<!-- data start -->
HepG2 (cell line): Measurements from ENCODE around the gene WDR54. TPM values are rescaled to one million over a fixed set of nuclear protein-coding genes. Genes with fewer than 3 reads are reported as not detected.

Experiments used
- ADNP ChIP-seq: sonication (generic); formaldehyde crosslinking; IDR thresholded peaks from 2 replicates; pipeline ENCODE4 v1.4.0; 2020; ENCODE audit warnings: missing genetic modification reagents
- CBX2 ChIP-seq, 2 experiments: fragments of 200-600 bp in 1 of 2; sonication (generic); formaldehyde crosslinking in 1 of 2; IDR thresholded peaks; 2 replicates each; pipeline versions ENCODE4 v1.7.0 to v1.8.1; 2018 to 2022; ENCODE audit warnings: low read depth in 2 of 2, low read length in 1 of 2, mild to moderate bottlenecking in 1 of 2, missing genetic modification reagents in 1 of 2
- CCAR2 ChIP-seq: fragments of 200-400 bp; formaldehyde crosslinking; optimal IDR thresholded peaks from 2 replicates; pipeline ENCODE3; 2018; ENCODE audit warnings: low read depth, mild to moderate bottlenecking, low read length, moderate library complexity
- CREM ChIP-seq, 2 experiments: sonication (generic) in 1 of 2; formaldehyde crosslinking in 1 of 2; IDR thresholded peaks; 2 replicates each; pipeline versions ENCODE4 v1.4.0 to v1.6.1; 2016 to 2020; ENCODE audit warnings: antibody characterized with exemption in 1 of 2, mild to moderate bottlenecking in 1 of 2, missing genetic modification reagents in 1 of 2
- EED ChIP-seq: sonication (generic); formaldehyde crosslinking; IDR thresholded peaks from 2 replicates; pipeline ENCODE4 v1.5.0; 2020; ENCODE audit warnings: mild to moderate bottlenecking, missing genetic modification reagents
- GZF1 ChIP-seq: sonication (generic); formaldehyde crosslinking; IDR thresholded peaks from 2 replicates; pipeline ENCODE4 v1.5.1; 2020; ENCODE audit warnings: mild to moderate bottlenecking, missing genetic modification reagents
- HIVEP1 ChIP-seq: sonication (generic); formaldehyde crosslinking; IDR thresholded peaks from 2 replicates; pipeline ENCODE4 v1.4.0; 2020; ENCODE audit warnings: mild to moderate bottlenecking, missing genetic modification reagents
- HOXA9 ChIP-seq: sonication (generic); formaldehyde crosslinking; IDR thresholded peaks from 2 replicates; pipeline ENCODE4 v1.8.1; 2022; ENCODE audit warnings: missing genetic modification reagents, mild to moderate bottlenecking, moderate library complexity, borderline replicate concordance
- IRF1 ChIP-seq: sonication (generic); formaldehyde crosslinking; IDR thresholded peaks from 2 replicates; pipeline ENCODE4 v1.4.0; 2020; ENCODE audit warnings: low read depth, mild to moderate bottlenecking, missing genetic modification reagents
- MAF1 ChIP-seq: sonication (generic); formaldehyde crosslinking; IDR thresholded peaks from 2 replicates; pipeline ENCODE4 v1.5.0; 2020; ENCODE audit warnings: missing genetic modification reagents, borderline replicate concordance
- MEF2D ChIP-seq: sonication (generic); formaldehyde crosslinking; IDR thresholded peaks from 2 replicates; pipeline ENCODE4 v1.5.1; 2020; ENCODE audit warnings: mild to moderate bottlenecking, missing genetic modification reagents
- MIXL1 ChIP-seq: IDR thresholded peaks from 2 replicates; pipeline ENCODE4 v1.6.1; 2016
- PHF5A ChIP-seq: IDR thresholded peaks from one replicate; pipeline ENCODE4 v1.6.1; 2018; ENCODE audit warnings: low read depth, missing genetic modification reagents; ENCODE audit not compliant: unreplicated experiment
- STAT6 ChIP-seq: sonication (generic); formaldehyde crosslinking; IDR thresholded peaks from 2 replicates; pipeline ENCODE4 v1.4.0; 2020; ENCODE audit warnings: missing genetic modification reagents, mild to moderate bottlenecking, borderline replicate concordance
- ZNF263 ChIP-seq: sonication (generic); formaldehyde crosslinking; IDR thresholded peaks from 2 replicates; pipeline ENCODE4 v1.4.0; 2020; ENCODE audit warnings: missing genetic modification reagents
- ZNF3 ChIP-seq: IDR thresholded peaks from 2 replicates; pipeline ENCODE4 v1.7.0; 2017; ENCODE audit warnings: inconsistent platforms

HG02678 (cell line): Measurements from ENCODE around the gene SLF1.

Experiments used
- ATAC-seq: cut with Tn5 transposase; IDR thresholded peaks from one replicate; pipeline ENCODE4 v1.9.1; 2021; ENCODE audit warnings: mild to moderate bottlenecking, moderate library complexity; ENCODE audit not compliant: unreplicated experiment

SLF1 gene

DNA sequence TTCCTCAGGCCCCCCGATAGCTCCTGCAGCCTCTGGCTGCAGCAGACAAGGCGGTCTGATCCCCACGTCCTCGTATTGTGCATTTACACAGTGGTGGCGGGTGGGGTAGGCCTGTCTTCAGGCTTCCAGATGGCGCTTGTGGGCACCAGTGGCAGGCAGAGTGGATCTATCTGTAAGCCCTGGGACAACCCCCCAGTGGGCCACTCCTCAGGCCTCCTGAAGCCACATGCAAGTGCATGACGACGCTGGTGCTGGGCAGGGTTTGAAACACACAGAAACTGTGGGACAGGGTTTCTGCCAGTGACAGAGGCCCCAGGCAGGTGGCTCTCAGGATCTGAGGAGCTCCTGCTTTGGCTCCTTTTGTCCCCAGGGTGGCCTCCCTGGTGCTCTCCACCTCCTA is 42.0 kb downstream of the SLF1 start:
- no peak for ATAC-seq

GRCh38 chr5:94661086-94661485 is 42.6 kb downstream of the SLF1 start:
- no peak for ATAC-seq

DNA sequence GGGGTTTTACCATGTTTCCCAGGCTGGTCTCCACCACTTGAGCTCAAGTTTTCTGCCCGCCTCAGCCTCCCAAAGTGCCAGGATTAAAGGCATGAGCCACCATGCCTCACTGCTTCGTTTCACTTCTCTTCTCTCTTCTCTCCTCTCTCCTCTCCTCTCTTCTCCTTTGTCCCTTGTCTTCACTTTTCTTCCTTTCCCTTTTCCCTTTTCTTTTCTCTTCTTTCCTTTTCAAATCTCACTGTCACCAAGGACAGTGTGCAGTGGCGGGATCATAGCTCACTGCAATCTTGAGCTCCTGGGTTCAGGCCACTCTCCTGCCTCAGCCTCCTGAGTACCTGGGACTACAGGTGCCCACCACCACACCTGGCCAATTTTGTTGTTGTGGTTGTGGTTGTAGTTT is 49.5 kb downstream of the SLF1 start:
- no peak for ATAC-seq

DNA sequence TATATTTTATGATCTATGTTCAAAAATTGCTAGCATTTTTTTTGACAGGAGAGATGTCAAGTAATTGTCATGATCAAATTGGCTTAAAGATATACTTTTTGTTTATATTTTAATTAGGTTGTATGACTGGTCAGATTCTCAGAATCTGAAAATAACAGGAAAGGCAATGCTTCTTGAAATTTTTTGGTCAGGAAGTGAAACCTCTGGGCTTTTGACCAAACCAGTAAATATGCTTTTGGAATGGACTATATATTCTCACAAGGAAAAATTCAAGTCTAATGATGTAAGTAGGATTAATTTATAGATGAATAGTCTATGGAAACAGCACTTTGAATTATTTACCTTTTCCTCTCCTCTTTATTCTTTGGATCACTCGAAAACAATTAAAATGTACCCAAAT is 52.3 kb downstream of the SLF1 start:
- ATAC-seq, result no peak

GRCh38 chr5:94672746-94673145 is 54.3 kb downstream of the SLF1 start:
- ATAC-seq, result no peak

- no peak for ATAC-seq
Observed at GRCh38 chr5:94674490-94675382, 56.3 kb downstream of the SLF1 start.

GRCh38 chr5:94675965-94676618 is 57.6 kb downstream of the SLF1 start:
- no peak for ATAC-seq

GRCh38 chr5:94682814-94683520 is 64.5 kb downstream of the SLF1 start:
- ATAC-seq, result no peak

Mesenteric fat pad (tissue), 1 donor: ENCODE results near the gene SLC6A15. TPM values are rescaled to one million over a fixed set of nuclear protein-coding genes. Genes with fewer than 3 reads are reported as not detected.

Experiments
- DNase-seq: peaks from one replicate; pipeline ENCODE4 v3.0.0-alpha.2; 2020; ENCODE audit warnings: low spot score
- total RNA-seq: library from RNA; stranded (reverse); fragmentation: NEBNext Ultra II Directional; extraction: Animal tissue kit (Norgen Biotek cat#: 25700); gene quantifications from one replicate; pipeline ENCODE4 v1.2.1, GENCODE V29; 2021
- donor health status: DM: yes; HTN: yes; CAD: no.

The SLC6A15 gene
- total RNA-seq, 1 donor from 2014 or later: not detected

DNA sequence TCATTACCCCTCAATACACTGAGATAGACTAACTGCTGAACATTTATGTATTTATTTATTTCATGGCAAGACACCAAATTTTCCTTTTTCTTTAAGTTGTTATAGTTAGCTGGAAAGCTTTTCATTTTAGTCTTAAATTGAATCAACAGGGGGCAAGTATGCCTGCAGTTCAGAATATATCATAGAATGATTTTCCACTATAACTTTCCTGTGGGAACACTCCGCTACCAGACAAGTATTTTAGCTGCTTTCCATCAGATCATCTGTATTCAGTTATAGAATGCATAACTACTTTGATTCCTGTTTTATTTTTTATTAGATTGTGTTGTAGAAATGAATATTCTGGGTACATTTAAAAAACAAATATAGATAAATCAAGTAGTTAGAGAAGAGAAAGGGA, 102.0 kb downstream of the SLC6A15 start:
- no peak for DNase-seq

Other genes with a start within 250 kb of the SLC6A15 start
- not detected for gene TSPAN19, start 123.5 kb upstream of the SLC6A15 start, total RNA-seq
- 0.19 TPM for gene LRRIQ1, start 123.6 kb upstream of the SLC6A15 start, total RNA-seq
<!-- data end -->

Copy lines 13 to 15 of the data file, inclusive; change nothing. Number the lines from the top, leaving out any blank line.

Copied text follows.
- MEF2D ChIP-seq: sonication (generic); formaldehyde crosslinking; IDR thresholded peaks from 2 replicates; pipeline ENCODE4 v1.5.1; 2020; ENCODE audit warnings: mild to moderate bottlenecking, missing genetic modification reagents
- MIXL1 ChIP-seq: IDR thresholded peaks from 2 replicates; pipeline ENCODE4 v1.6.1; 2016
- PHF5A ChIP-seq: IDR thresholded peaks from one replicate; pipeline ENCODE4 v1.6.1; 2018; ENCODE audit warnings: low read depth, missing genetic modification reagents; ENCODE audit not compliant: unreplicated experiment